|Publication number||US7309961 B2|
|Application number||US 11/274,247|
|Publication date||Dec 18, 2007|
|Filing date||Nov 16, 2005|
|Priority date||Nov 29, 2004|
|Also published as||EP1662847A2, EP1662847A3, US20060113182|
|Publication number||11274247, 274247, US 7309961 B2, US 7309961B2, US-B2-7309961, US7309961 B2, US7309961B2|
|Inventors||Won-Taek Park, Vladimir Volynets|
|Original Assignee||Samsung Electronics Co., Ltd.|
|Export Citation||BiBTeX, EndNote, RefMan|
|Patent Citations (21), Non-Patent Citations (4), Referenced by (4), Classifications (8), Legal Events (4)|
|External Links: USPTO, USPTO Assignment, Espacenet|
Priority is claimed to Application No. 10-2004-0098487, filed in the Korean Intellectual Property Office on Nov. 29, 2004, the entire contents of which are herein incorporated by reference.
1. Field of the Invention
The present invention is related to apparatus for generating plasma, and more particularly to inductively coupled electromagnetic plasma accelerators.
2. Discussion of Related Art
Directed streams of plasma are used in semiconductor fabrication for etching and for thin film deposition. For example, plasma processing equipment is used to manufacture microelectronic logic circuits and display substrates, e.g., liquid crystal display (LCD) panels. Inductively coupled plasma (ICP) accelerators are a type of plasma equipment widely used in semiconductor manufacturing processes. ICP equipment is favored for its ability to generate plasma streams having relatively high plasma density and good uniformity characteristics. As industry is able to produce smaller semiconductor gate widths, more microelectronic circuitry can be included within a single semiconductor device. Increasingly sophisticated plasma equipment is needed to produce the smaller, faster semiconductor circuitry while keeping the manufacturing yields at acceptable rates.
Another conventional type of plasma accelerator is the traveling wave accelerator. These devices operate by producing a series of magnetic field local maximums moving in axial direction. A traveling wave is attained by using a series of side coils in which the current amplitude and phase can be adjusted and varied in each coil. The local maximums of the Lorentz force FL and the axial electrostatic ambipolar field EZ also move in the axial direction, producing additional plasma acceleration in case of a proper choice of the traveling wave velocity. Note that plasma engines of this type are analogous to alternating-current linear-induction motors. Such plasma motors differ essentially only in the production of the traveling wave (or stator), to which the plasma (or rotor) is coupled.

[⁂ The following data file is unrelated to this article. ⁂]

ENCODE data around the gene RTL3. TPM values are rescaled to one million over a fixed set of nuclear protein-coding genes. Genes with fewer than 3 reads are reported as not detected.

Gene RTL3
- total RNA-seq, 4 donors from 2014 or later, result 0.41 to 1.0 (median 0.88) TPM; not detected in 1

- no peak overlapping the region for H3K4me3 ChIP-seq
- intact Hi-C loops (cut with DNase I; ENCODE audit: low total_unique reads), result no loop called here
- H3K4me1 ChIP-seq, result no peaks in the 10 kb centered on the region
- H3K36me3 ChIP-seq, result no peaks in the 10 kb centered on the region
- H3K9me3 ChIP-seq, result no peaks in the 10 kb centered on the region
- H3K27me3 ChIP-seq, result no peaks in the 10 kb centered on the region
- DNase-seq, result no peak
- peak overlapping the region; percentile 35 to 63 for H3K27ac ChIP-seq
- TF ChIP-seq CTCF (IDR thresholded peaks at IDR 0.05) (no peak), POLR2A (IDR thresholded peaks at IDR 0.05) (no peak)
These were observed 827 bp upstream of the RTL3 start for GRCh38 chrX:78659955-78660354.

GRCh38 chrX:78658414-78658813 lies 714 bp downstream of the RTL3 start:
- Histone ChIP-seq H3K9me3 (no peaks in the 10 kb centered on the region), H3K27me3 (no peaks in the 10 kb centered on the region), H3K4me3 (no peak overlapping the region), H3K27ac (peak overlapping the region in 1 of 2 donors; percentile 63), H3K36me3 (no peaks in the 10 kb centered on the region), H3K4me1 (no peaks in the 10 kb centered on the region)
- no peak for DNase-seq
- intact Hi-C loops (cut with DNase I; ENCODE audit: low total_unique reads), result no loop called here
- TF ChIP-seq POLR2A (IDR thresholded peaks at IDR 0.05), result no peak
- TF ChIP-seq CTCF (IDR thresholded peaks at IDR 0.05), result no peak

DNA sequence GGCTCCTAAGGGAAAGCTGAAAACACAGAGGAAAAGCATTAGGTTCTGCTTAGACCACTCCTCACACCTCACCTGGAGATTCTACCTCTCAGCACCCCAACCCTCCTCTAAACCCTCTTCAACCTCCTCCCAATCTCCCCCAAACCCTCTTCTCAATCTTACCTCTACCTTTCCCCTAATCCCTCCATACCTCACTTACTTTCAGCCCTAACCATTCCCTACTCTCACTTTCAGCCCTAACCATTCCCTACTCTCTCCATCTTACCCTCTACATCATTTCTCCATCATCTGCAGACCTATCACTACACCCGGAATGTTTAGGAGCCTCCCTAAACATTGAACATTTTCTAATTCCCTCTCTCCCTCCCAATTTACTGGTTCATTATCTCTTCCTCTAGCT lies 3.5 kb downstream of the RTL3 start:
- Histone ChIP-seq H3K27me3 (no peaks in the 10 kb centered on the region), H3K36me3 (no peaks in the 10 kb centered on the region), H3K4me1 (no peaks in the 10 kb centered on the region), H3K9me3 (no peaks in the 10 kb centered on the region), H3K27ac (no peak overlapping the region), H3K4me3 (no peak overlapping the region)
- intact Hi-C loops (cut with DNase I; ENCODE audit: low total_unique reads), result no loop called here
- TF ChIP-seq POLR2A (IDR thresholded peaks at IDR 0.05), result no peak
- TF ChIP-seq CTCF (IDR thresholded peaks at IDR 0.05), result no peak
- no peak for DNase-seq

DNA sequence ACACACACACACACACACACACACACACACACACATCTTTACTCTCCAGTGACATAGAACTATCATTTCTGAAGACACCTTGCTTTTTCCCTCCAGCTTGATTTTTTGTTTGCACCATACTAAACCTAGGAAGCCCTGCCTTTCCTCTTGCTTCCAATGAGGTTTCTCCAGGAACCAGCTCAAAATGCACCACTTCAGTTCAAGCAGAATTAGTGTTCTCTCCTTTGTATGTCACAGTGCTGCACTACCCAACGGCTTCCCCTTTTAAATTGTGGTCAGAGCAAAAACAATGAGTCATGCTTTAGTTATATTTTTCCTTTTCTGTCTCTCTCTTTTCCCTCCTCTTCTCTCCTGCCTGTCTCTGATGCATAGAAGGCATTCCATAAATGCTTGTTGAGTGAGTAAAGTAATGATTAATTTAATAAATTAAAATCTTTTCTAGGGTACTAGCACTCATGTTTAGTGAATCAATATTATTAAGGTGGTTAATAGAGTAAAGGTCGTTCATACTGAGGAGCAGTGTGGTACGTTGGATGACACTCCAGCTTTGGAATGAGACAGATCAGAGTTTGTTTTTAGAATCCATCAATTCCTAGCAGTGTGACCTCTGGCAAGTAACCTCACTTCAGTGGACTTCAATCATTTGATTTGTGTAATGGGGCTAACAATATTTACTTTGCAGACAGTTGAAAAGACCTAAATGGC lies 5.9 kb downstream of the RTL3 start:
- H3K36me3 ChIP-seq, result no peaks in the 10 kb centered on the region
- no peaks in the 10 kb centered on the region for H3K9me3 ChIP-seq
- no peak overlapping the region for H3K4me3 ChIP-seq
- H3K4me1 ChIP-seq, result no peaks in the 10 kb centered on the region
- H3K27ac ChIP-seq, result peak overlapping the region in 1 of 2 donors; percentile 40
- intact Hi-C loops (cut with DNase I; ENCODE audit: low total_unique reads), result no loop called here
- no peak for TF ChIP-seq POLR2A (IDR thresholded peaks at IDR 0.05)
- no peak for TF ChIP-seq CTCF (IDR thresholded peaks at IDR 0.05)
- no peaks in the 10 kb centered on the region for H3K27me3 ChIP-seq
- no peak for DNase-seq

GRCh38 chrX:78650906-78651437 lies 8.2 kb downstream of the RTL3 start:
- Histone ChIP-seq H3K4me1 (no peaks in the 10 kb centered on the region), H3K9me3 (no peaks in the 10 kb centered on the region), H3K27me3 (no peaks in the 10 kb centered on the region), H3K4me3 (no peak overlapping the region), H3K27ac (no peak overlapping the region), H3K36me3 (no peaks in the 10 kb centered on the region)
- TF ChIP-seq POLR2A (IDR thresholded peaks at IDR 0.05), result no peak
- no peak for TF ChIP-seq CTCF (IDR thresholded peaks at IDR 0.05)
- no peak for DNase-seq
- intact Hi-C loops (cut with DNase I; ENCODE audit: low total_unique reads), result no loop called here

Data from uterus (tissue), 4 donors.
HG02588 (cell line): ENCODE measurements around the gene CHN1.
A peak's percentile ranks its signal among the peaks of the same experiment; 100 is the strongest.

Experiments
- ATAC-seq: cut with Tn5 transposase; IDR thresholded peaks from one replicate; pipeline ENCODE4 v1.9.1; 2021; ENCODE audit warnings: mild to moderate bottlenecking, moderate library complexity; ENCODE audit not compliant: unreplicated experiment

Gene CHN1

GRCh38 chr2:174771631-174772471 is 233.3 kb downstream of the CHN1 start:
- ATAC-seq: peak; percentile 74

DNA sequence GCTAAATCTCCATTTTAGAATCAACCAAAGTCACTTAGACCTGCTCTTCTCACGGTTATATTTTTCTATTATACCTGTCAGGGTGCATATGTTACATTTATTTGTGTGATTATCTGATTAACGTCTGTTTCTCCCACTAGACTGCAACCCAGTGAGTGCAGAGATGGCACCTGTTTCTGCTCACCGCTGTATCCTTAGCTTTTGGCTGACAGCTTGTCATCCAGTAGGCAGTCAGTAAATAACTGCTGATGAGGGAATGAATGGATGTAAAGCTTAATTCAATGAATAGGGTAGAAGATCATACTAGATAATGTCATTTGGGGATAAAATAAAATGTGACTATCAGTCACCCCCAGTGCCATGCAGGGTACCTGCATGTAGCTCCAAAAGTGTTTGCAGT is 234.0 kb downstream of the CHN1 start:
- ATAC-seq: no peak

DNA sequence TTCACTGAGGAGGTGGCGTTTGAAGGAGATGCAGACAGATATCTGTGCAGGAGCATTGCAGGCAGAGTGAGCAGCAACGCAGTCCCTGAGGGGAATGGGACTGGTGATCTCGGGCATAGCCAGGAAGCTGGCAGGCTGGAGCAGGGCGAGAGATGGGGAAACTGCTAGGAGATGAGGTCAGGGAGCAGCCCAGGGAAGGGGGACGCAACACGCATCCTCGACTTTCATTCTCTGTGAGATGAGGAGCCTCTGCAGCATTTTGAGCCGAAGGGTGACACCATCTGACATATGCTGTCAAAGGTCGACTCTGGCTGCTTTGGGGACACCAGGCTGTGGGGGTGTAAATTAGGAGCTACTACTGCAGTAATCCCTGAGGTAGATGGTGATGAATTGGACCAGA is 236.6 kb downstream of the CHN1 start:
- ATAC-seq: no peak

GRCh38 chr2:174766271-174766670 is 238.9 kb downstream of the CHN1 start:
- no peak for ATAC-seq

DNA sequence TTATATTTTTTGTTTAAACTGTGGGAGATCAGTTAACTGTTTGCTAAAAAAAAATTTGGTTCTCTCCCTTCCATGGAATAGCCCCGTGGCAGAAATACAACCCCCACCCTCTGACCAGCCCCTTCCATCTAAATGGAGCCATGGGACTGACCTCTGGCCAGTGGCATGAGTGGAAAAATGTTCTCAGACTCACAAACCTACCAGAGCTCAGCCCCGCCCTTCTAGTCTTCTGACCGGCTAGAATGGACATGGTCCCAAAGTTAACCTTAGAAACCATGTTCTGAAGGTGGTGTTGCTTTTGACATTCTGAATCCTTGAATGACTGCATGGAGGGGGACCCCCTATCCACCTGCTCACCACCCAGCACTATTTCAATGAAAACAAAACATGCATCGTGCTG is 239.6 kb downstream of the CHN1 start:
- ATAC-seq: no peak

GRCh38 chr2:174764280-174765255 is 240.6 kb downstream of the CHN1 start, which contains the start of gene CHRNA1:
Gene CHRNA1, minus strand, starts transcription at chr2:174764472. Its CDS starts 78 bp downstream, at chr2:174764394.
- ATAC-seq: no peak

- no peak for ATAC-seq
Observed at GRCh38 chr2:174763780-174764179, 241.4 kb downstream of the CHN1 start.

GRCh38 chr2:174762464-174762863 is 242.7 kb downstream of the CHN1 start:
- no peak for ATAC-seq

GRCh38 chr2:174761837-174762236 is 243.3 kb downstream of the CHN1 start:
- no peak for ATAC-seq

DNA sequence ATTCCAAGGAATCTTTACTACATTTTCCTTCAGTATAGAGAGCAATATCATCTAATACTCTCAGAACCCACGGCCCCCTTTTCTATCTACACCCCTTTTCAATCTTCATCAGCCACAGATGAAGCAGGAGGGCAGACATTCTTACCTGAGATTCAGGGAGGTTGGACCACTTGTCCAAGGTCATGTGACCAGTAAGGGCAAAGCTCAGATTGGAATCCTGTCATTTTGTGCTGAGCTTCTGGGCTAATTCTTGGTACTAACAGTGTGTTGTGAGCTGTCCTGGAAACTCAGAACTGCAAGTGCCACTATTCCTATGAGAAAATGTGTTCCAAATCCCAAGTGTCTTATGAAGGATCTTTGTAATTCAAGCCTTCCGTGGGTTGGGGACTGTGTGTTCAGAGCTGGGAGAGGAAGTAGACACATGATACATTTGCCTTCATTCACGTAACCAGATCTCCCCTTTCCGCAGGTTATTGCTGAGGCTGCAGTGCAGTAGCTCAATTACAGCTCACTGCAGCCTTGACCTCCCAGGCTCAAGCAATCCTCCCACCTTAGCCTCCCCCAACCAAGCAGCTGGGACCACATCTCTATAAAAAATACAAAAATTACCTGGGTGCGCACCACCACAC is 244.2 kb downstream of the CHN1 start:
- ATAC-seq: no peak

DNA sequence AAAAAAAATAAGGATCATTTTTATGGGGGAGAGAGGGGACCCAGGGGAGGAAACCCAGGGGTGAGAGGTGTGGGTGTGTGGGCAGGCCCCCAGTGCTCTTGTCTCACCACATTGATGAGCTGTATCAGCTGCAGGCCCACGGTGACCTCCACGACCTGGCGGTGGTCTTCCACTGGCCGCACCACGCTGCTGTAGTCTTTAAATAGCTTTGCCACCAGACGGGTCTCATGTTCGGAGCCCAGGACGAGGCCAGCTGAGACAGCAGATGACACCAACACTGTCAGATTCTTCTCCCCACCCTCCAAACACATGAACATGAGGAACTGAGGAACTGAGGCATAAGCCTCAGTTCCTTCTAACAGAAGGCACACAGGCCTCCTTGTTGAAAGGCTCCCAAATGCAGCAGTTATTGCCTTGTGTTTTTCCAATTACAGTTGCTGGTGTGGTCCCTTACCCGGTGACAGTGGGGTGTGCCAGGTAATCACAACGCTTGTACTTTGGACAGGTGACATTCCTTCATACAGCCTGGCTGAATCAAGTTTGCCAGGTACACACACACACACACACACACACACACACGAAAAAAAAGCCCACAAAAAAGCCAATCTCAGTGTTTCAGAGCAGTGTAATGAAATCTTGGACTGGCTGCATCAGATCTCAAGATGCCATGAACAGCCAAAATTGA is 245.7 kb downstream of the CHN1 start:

The present invention addresses these and other concerns. According to one aspect, an apparatus is provided for accelerating a plasma which includes a chamber configured with an end wall and with at least one side wall that is substantially parallel to an axial direction of the chamber. A first coil is disposed adjacent the end wall that operates at a first frequency to generate the plasma in a gas located within the chamber; and a plurality of second coils is disposed around the chamber adjacent the side wall and spaced from one another along the axial direction. The second coils are operated at a second frequency and out of phase with one another to accelerate the plasma along the axial direction.
In another aspect, the present invention involves a method of accelerating a plasma in a chamber. The method includes driving a first coil at a first frequency to generate the plasma in a gas located within a chamber, the first coil being disposed adjacent an end wall of the chamber; and driving a plurality of second coils at a second frequency to accelerate the plasma along an axial direction of the chamber, the second coils being disposed adjacent a side wall and spaced from one another along the axial direction; wherein the second coils being operated at the second frequency are out of phase with one another.